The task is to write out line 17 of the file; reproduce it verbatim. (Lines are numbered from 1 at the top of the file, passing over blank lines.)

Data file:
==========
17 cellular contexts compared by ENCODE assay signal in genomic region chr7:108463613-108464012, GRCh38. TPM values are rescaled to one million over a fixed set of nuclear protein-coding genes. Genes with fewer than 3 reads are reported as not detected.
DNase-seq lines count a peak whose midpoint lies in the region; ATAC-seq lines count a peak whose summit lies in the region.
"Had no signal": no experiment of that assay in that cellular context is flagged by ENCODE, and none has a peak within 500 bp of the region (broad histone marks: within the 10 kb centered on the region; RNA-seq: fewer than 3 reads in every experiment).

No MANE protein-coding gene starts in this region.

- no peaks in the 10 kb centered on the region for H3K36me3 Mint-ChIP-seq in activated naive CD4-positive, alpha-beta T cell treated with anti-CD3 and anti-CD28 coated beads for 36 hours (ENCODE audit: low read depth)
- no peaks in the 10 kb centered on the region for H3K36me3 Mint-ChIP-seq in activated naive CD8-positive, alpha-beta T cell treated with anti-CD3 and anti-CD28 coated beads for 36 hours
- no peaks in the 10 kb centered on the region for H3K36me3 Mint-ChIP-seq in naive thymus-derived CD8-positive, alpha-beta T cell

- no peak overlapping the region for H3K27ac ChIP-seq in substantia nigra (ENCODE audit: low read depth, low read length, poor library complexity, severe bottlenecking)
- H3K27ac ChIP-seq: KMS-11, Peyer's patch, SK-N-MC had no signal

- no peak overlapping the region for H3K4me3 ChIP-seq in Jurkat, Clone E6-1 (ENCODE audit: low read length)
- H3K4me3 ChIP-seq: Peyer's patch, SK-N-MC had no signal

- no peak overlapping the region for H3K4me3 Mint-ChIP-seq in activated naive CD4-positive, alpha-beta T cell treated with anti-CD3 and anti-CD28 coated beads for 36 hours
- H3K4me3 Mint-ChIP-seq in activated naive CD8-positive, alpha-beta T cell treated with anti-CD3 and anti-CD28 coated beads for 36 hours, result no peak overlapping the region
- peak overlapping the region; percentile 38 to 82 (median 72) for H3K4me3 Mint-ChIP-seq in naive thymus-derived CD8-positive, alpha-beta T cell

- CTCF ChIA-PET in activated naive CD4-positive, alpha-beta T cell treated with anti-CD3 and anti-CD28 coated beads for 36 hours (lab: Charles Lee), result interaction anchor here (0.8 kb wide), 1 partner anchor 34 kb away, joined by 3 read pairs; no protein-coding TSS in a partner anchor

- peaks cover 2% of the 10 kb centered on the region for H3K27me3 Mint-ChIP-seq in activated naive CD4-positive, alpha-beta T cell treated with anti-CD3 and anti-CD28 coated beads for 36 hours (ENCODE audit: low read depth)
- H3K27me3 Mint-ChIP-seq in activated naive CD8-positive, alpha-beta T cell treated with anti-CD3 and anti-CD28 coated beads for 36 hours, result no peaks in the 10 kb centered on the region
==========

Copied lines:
- H3K27me3 Mint-ChIP-seq in activated naive CD8-positive, alpha-beta T cell treated with anti-CD3 and anti-CD28 coated beads for 36 hours, result no peaks in the 10 kb centered on the region